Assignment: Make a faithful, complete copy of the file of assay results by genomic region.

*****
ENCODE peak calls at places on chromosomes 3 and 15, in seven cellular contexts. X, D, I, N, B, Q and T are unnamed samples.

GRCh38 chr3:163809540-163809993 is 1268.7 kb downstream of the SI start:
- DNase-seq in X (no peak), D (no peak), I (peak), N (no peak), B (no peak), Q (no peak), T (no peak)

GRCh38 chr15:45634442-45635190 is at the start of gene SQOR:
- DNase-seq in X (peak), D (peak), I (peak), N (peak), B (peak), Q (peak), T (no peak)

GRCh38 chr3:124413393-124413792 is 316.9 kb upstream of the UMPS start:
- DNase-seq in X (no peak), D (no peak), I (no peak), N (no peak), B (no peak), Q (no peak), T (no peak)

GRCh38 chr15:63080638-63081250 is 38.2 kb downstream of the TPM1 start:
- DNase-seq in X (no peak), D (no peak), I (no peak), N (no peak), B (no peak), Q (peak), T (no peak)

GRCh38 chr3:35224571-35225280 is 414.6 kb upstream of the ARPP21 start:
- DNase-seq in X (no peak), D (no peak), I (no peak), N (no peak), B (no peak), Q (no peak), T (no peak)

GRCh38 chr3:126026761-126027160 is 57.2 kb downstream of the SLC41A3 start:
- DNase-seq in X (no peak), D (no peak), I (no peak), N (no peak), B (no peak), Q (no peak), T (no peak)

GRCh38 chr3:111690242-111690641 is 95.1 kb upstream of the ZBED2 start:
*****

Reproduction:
ENCODE peak calls at places on chromosomes 3 and 15, in seven cellular contexts. X, D, I, N, B, Q and T are unnamed samples.

GRCh38 chr3:163809540-163809993 is 1268.7 kb downstream of the SI start:
- DNase-seq in X (no peak), D (no peak), I (peak), N (no peak), B (no peak), Q (no peak), T (no peak)

GRCh38 chr15:45634442-45635190 is at the start of gene SQOR:
- DNase-seq in X (peak), D (peak), I (peak), N (peak), B (peak), Q (peak), T (no peak)

GRCh38 chr3:124413393-124413792 is 316.9 kb upstream of the UMPS start:
- DNase-seq in X (no peak), D (no peak), I (no peak), N (no peak), B (no peak), Q (no peak), T (no peak)

GRCh38 chr15:63080638-63081250 is 38.2 kb downstream of the TPM1 start:
- DNase-seq in X (no peak), D (no peak), I (no peak), N (no peak), B (no peak), Q (peak), T (no peak)

GRCh38 chr3:35224571-35225280 is 414.6 kb upstream of the ARPP21 start:
- DNase-seq in X (no peak), D (no peak), I (no peak), N (no peak), B (no peak), Q (no peak), T (no peak)

GRCh38 chr3:126026761-126027160 is 57.2 kb downstream of the SLC41A3 start:
- DNase-seq in X (no peak), D (no peak), I (no peak), N (no peak), B (no peak), Q (no peak), T (no peak)

GRCh38 chr3:111690242-111690641 is 95.1 kb upstream of the ZBED2 start: